Summer is almost over, the lines are shorter, and it’s a great time to visit a theme park. For individuals with special needs, the off-season is a prime time to enjoy theme parks to the fullest, as smaller crowds equal easier navigation.
Whereas in the past, even in the off-season, many individuals and families with children with special needs skipped theme park vacations because they didn’t feel comfortable with the facilities and services; today, there are many more options for them. Thanks to the American Disabilities Act (ADA) passed in 1990, many theme parks around the country are more accessible than ever, and just as fun for individuals with special needs as they are for everyone else. In fact, the major parks such as Disney World in Florida, Disneyland in California, Universal Studios, etc., are very accessible.
Although many attractions do provide exceptional facilities and services for those with special needs, it’s very important for individuals and families to properly prepare and ask many questions to ensure they experience a pleasurable trip. Following are a few tips:
• Bring a doctor’s note or certificate of medical necessity. At some parks, it’s required to have this to acquire special assistance passes. Even though a wheelchair often demonstrates that someone has a special need, some of the parks are getting stricter as guests without disabilities have abused the system. Additionally, if you don’t use a wheelchair but have a hidden disability, having the note will inform the staff of your special needs.
• It’s wise to have the names and contact information of your doctors on hand in case of an emergency. Also, locate a local pharmacy and emergency room in advance, just in case.
• Plan out your trip beforehand as much as possible. Several parks have online maps that indicate which rides are accessible, where the accessible bathrooms are, where the first aid office is located, etc. If you plan in advance, you can save time and ensure that you can go on all the rides you desire.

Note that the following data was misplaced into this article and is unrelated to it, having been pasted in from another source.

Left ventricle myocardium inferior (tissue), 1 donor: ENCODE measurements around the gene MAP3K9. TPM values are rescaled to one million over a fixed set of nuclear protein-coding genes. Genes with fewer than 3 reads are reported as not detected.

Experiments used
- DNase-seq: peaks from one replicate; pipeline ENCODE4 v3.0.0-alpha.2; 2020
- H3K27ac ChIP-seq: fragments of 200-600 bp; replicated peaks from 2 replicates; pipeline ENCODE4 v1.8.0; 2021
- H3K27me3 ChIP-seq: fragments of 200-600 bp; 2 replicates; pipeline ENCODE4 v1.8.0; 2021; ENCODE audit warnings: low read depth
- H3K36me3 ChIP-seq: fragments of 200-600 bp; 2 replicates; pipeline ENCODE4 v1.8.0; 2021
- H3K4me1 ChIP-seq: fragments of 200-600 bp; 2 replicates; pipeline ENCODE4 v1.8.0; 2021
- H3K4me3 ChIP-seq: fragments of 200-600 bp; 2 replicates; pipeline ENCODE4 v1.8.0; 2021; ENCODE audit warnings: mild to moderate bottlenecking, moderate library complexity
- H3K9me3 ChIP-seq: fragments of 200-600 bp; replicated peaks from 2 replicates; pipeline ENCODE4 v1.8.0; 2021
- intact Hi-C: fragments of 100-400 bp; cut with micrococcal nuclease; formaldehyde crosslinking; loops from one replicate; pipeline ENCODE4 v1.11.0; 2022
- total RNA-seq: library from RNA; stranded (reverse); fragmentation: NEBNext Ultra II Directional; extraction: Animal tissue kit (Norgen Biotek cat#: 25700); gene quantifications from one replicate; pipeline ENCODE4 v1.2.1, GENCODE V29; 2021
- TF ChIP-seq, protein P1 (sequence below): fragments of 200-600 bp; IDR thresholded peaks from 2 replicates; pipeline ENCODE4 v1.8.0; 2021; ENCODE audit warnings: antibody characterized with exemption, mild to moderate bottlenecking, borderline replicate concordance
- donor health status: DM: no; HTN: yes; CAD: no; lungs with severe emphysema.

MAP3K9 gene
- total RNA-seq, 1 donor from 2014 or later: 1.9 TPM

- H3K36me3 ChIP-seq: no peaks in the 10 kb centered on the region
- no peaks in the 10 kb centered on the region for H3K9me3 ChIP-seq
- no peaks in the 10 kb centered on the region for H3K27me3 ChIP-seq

• Upon arrival to the park, it’s always best to first visit Guest Relations and find out what additional assistance they provide for guests with special needs. Disney parks have a Guest Assistance Card (GAC), which allows visitors to bypass lines for some rides due to a disability, or provides alternative entrances. Also ask for their “Guidebook for Guests with Disabilities,” which provides excellent information about navigating the park.
• If you are traveling with a service animal, find out ahead of time if there are any restrictions regarding where service animals are allowed within the park, which rides they are not allowed to accompany you on and where they may relieve themselves.
• Get there early. Many shows, parades, etc. have wheelchair accessible seating, but it’s on a first-come, first-served basis. If you really want to see something, be sure to plan to arrive early.
• Remember a disabled parking hang tag. This will allow you to park in disabled parking spots/areas.
• If you have visual or hearing impairments, it’s important to check on what services are available beforehand. Many parks offer Braille guidebooks, cassette tapes, portable tape players, assisted listening devices, hand-held wireless receivers, etc.
• Hydrate. Many medications require water. You don’t want a problem, especially in the heat. Many parks enable you to bring in your own water. Place them in the wheelchairs or basket of the scooter.
• Rent motorized equipment. Many guests are concerned about the stamina to stand in lines, balance, and mobility to get around the very large theme parks, and don’t want to be left behind. Renting motorized equipment from a company such as Special Needs Group/Special Needs at Sea (800 513-4515 or 954 585-0575), can make your theme park visit much more enjoyable and stress-free.
• Ask for help. Many theme parks take great pride in helping guests. Don’t be afraid to ask for something, as the staff typically makes every possible effort to ensure that you have an enjoyable visit.
The off-season can make visiting theme parks even more enjoyable for those with special needs. Not only are there fewer crowds, but with some preparation and knowledge about how to enjoy their vacation to the fullest, individuals with special needs can have a wonderful, stress-free experience.
August 15, 2011